Ando Isamu, SJ(Jesuit Social Center in Tokyo)
Social and Pastoral Bulletin issue: No. 132 / June 1st, 2006
The Social Center of Tokyo came into existence 32 years after Fr. Janssens, the Jesuit General at the time, published his Instruction on the Social Apostolate (1949) appealing to set up “Centers of Information and Social Action” all over the world where Jesuits are working. In 2005 there were 324 Jesuit Social Centers spread over five continents.
Several Jesuits in Japan had been involved in promoting social-welfare activities long before the Tokyo Social Center came into existence and the Japanese Province had established a special Committee to reflect on social issues in Japan in order to implement the Society of Jesus’ commitment to a more just society.
Many factors and people contributed to the establishment of this Center. Some were planned before hand, like the Socio-Economic Institute with its Asian Relations Center at Sophia University, but some were providential like the donation of a house and property by the deceased Ms. Elizabeth Catherine Pedro. The Jesuit 32nd General Congregation (1974-75) and the impulse given to the social justice ministry in East Asia by the “Socio-Economic Life in Asia” (SELA), Jesuit organization very active at that time, had certainly a definite influence in building some permanent structures for Jesuit social apostolate in Japan.
The Tokyo Jesuit Center started in 1981 with some definite orientations. Japanese society was pursuing euphoric economic industrial development while many Asian countries were suffering from poverty and oppression. The end of the war in Vietnam originated hundreds of thousands of Vietnamese Boat people and other refugees from Cambodia and Laos, a situation that provoked many people and organizations from all over the world to act on their behalf. In Japan individuals and citizens’ groups joined hands together to protect the refugees. There were also some Jesuits among them and through the leadership of Fr. Arrupe, Jesuit General at that time a new organization, the Jesuit Refugee Service (JRS) with temporal headquarters in Bangkok (Thailand) was established. The new Tokyo center started operations in close coordination with JRS and worked, from its very beginning, for the acceptance of refugees and displaced persons in Japan and for the advocacy of their human rights. The difficulties involved and the refusal of the Japanese system to accept refugees created the need to work in collaboration with other organizations in network systems. Since then, networking has been one of the characteristics of the Tokyo Center.
Refugees opened more our eyes to the issues of poverty in many Asian countries where Japan had become an economic influential country. We thought we were in a position to make some contribution to alleviate situations of poverty in several Asian countries where we were able to establish direct connections with people.
Catholic social teaching inspired us and we searched for Jesuit and other catholic networks that could orientate our thinking. We worked along with a number of NGOs and groups that yearn for a better human society where human rights are respected, in particular with Catholic Justice and Peace, but we also decided to make symbolic efforts by committing ourselves to small-scale development projects that try to solve problems of poverty around Asian countries. Thus, we concentrated in Vietnam and Cambodia, following at the same time the initiatives of other citizens with whom we collaborate.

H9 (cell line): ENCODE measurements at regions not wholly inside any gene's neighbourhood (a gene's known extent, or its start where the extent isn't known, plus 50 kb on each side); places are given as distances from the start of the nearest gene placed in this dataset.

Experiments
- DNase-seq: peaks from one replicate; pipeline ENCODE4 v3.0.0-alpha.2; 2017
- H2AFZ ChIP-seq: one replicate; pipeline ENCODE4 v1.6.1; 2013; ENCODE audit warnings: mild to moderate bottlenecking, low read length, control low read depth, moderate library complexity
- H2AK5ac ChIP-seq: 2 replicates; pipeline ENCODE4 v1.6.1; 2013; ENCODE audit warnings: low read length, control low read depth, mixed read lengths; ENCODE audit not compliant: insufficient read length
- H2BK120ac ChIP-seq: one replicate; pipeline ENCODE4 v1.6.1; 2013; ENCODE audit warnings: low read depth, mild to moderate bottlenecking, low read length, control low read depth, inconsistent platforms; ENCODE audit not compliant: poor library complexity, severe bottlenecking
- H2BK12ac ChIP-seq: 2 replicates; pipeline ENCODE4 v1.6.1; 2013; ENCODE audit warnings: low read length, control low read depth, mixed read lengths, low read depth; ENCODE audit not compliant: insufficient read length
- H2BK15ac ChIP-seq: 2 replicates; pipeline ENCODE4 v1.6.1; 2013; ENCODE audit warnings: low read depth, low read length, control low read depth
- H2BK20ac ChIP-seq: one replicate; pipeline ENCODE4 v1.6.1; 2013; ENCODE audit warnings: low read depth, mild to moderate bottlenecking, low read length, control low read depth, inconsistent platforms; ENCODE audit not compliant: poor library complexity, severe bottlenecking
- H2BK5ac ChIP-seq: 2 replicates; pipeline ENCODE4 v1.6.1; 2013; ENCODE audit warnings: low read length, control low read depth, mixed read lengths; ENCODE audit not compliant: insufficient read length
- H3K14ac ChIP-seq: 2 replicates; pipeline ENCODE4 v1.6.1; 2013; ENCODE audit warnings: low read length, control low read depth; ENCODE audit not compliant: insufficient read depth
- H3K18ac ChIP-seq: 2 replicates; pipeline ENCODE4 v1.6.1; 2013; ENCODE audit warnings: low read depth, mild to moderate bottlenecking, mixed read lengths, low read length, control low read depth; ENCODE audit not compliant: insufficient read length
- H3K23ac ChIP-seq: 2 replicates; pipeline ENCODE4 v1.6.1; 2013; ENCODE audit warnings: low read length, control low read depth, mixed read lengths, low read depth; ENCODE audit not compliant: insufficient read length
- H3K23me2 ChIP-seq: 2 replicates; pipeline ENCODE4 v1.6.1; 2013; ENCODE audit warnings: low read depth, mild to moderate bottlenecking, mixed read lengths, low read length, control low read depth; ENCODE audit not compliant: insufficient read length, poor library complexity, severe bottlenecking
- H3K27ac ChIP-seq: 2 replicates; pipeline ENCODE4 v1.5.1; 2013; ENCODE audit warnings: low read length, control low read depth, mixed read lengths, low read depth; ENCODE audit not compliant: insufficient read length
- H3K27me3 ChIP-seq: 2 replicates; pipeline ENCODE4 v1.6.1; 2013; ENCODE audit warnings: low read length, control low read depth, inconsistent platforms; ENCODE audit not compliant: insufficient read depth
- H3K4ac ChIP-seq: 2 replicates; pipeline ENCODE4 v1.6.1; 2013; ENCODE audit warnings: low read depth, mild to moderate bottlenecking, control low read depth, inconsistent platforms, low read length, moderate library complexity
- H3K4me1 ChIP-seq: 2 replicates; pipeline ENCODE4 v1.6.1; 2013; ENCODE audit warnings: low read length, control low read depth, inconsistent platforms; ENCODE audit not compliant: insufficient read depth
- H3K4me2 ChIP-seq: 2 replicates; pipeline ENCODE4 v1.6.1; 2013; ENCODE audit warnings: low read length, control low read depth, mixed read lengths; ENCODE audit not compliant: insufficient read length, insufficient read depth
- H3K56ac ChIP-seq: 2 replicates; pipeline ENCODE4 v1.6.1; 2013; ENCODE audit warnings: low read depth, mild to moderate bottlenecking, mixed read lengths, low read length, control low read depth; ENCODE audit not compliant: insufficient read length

Japanese society, as well as other Asian countries, has changed much during all these years, and no matter our limitations we have tried to adapt to the new situations. When the Tokyo center was established the ideological conflict ? communism versus capitalism ? was effervescent while globalization issues are now much in the open; poverty and oppression were outstanding issues in many Asian countries and in spite of all the economic growth in East Asian countries now, the poverty gap is leaving millions of people in very un-human situations. Even in affluent Japan this is much felt nowadays, with thousands of homeless people and the “winners and losers” coexisting together. Since several years ago Japanese society is facing a new phenomenon, the affluence of foreign workers coming to work in Japan, first from several Asian countries, and at present even from far away Latin American countries. Although in limited ways this center is also committed to this issue.
New situations and challenges make us to look for new creative ways to continue the work of promoting greater awareness and commitment to more human dignity and social justice. Team work, networking and further commitments to the weak sectors in society with open minds to all sources of information are essential to break new ground in the future. On the other hand, we want to continue emphasizing the Jesuit character of this Tokyo social center and, thus, we have started a new system of an apostolic team of Jesuits and lay colleagues that take corporate responsibility in the running of the center. The past 25 years are a valuable asset for future developments.